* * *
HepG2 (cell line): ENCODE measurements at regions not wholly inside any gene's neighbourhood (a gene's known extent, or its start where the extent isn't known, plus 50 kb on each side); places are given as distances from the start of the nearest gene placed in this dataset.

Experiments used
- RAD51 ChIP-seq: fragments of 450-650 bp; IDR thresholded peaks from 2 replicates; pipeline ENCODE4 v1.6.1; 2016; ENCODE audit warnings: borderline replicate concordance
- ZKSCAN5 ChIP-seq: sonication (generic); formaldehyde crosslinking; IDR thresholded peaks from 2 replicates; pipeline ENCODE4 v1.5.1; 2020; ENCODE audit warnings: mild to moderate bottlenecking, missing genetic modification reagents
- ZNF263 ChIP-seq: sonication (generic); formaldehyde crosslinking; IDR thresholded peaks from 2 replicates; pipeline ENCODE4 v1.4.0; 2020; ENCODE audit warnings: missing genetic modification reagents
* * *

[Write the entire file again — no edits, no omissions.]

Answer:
HepG2 (cell line): ENCODE measurements at regions not wholly inside any gene's neighbourhood (a gene's known extent, or its start where the extent isn't known, plus 50 kb on each side); places are given as distances from the start of the nearest gene placed in this dataset.

Experiments used
- RAD51 ChIP-seq: fragments of 450-650 bp; IDR thresholded peaks from 2 replicates; pipeline ENCODE4 v1.6.1; 2016; ENCODE audit warnings: borderline replicate concordance
- ZKSCAN5 ChIP-seq: sonication (generic); formaldehyde crosslinking; IDR thresholded peaks from 2 replicates; pipeline ENCODE4 v1.5.1; 2020; ENCODE audit warnings: mild to moderate bottlenecking, missing genetic modification reagents
- ZNF263 ChIP-seq: sonication (generic); formaldehyde crosslinking; IDR thresholded peaks from 2 replicates; pipeline ENCODE4 v1.4.0; 2020; ENCODE audit warnings: missing genetic modification reagents